On the basis of this premise, Ellul argues, the all-powerful state could decide what is right or wrong based on its own criteria. This approach would lead to what is sometimes called legal positivism, the theory that law is whatever the state legislates. As the Belgian philosopher Perelman has so clearly argued, such juridical positivism has simply collapsed before the abuses of Hitlerism in the last century.

Christian theologians, however, are convinced that there are numerous passages in Scripture that address the modern concern for human dignity and rights.

Evangelical writer John Warwick Montgomery has provided an impressive list of human rights issues that the Bible addresses. This includes procedural due process rights such as impartiality of tribunal (Mal 2:9; 1 Tim 5:21), fair hearing (Exod 22:9) and prompt trial (Ezra 7:26). The Bible also addresses substantive due process rights such as non-discrimination in general (Acts 10:34; Deut 16:19), equality before the law (Matt 5:45) and racial, sexual and social equality (Gal 3:28; Amos 9:7; Ex 21:2). Montgomery also maintains that rights encompassing three generations of human rights, first proposed in 1979 by the Czech jurist Karel Vasak, can also be gleaned from the Bible. These include right to life (Exod 20:13; Ps 51:5; Matt 5:21-22; Luke 1:15, 41), and right to family life (1 Tim 5:8), to cite just a few examples.

Some of the most significant writings on human rights from the Christian perspective can be found in the documents of the Second Vatican Council of the Roman Catholic Church. In the Declaration on Religious Liberty (Dignitatis Humanae Personae), the Council affirms that religious freedom is the inviolable right of every human being, for it has its foundation in human dignity. Because “the right to religious freedom has its foundation, not in the subjective disposition of the person, but in his very nature”, the common welfare of society, the Council insists, requires the social conditions necessary for people to exercise that freedom responsibly and without coercion.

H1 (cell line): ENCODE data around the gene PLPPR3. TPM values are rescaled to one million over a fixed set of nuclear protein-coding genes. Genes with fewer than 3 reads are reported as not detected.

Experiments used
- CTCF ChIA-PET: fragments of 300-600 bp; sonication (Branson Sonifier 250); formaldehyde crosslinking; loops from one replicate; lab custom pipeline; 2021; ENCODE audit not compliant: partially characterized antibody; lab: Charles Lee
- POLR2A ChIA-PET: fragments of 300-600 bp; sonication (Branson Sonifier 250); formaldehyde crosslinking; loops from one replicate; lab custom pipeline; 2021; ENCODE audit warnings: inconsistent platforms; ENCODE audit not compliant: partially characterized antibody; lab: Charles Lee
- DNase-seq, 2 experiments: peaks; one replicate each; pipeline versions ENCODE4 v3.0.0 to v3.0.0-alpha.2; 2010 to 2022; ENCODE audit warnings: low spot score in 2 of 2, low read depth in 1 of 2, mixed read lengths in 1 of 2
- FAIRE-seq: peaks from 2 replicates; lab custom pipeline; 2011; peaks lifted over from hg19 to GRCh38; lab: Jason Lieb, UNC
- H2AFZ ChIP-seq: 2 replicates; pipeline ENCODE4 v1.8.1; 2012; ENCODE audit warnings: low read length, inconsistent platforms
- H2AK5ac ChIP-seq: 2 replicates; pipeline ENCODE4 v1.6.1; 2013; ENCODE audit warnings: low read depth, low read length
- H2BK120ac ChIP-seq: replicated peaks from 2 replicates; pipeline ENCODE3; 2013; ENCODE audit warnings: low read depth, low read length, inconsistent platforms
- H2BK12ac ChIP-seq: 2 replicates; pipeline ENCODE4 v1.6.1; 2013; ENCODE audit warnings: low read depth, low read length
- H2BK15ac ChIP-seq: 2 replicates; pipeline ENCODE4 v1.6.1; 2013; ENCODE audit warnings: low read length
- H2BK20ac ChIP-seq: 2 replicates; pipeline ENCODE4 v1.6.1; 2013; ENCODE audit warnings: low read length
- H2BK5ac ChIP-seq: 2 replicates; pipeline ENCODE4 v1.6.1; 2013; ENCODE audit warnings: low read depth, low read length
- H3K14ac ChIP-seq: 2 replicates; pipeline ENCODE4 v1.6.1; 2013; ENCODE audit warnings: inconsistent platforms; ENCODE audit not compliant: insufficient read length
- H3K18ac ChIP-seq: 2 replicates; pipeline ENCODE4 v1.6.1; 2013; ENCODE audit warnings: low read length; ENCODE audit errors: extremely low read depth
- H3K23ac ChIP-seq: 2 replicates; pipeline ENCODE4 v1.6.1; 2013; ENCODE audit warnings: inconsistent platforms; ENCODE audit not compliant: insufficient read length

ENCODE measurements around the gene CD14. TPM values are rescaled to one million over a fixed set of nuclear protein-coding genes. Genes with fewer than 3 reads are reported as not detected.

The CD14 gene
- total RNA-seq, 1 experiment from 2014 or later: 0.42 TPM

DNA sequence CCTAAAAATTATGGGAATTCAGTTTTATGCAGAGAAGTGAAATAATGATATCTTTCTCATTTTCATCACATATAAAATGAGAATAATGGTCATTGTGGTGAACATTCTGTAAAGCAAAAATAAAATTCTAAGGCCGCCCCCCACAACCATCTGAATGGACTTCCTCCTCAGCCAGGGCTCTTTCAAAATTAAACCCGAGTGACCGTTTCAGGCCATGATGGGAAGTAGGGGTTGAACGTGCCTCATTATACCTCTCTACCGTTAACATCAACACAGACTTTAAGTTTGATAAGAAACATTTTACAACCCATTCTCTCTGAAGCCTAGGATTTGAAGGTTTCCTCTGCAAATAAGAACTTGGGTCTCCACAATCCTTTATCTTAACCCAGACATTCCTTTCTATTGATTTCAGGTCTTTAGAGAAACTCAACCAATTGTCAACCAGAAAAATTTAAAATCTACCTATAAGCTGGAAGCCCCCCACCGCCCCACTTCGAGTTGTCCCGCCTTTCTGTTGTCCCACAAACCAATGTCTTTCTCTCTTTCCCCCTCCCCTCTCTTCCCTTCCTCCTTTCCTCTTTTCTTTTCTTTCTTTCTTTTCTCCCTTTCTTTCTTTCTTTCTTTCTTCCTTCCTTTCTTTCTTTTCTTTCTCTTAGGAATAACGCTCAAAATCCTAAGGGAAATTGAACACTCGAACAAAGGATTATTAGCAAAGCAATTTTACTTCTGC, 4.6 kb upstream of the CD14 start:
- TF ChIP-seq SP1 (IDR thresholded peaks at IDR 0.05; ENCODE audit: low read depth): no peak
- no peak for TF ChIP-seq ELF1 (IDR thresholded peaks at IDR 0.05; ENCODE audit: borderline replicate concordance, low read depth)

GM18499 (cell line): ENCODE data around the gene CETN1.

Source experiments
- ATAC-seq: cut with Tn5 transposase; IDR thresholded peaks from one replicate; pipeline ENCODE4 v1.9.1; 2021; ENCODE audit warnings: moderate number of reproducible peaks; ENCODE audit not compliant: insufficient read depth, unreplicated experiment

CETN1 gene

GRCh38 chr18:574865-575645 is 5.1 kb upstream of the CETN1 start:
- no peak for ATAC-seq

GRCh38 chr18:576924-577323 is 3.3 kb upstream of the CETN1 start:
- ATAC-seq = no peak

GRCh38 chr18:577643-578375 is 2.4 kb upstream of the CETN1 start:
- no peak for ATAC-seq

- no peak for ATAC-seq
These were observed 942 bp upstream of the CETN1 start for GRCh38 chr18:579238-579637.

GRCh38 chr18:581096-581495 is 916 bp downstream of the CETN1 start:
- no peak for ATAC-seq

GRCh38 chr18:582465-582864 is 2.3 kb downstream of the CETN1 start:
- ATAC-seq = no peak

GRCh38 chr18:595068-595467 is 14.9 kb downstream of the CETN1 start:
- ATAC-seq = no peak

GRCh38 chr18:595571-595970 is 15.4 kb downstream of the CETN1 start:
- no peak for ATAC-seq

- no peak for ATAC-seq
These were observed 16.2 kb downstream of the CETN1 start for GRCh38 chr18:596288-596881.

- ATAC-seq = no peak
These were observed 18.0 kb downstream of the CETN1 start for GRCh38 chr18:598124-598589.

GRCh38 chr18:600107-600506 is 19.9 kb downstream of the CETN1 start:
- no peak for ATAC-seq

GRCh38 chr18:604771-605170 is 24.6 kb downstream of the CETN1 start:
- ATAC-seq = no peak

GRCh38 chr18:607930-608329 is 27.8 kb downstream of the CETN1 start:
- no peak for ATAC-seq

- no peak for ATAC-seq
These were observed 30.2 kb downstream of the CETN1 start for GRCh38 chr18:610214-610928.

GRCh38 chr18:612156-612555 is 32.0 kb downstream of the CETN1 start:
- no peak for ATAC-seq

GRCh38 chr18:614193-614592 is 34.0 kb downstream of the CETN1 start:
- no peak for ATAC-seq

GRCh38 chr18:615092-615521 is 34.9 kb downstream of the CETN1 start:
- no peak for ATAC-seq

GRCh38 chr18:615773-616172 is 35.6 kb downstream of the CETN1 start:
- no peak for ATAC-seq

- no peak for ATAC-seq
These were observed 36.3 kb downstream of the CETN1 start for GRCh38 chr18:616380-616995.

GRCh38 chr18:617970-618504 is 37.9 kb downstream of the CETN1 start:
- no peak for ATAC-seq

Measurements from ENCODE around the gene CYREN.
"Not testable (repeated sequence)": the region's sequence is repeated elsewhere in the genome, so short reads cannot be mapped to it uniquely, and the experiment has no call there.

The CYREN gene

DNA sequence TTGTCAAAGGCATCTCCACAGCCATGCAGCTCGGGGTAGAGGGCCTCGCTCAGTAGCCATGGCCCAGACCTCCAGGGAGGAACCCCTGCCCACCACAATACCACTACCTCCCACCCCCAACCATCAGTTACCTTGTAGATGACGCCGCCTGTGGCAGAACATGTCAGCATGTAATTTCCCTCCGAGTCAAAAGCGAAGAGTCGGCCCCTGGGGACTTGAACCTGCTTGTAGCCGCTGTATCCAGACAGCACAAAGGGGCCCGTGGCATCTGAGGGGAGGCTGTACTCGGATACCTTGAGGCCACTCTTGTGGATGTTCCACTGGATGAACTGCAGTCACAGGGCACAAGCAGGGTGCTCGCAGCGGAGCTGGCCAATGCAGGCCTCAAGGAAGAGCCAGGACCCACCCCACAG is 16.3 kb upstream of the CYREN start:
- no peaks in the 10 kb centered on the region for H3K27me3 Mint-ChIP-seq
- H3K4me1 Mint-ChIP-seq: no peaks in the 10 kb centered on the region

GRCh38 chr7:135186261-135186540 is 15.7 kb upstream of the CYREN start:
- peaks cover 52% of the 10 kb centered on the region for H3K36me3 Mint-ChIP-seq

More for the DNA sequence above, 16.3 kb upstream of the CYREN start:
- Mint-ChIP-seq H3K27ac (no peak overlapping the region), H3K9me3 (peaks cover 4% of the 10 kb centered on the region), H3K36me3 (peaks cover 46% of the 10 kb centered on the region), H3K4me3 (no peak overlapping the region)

In another document, the Pastoral Constitution on the Church (Gaudium et Spes), the Council maintains that “there must be made available to all men everything necessary for leading a life truly human”. The following are listed as essential for human existence: “food, clothing, shelter, the right to choose a state of life freely and to found a family, the right to education, to employment, to a good reputation, to respect, to appropriate information, to activity in accord with the upright norm of one’s own conscience, to protection of privacy and to rightful freedom in matters religious too.”

Catholics and Protestants have approached the issue of human rights from different angles, and perhaps even different points of departure. The Catholic approach may be aptly described as “reason enlightened by revelation”, while the Protestant approach emphasises revelation over reason. Although these two approaches may appear quite different, they both lead to the same broad conclusions.

What is pertinent to note is that in both approaches, revelation and reason are involved. In the Catholic approach, reason is not autonomous but guided by a higher authority, namely divine revelation. In the Protestant approach, divine revelation is never irrational, but provides the necessary framework for rational reflection on human rights.

Christians have generally maintained that human rights are universal – every human being has a claim to these rights. The universality of human rights is established on Christological and not anthropological grounds. Because Christ died for all human beings, not just for Christians, all persons can claim these rights. In other words, by dying for all human beings Christ shows that God has given every person a special dignity that should not be violated.

Furthermore, many Christian theologians maintain that a proper understanding of human rights can only come from the revealed truths found in the Bible. Thus, for many theologians, the Ten Commandments are the basis for a Christian understanding of the rights of human beings created in the image of God. As Carl Henry put it, “In the Christian view, inalienable rights are creational rights governing the community and individual, rights implicit in the social commandments of the Decalogue.”

Broadly speaking, Roman Catholics, Orthodox and Protestants generally accept the main tenets of the United Nations’ Universal Declaration of Human Rights (1948), although never without qualifications.

Finally, Christian thinkers like Ellul maintain that the Church has the responsibility to speak against the violation of human rights by the State or any other human authority. The Church is therefore summoned to speak the discerning word, to affirm the limits of the law and even judge the legal system. “This discerning word,” Ellul insists, “is part of the Church’s proclamation.”

QUOTE:

‘The universality of human rights is established on Christological and not anthropological grounds. Because Christ died for all human beings, not just for Christians, all persons can claim these rights.’


Dr Roland Chia


Dr Roland Chia is Chew Hock Hin Professor of Christian Doctrine at Trinity Theological College and Theological and Research Advisor of the Ethos Institute for Public Christianity.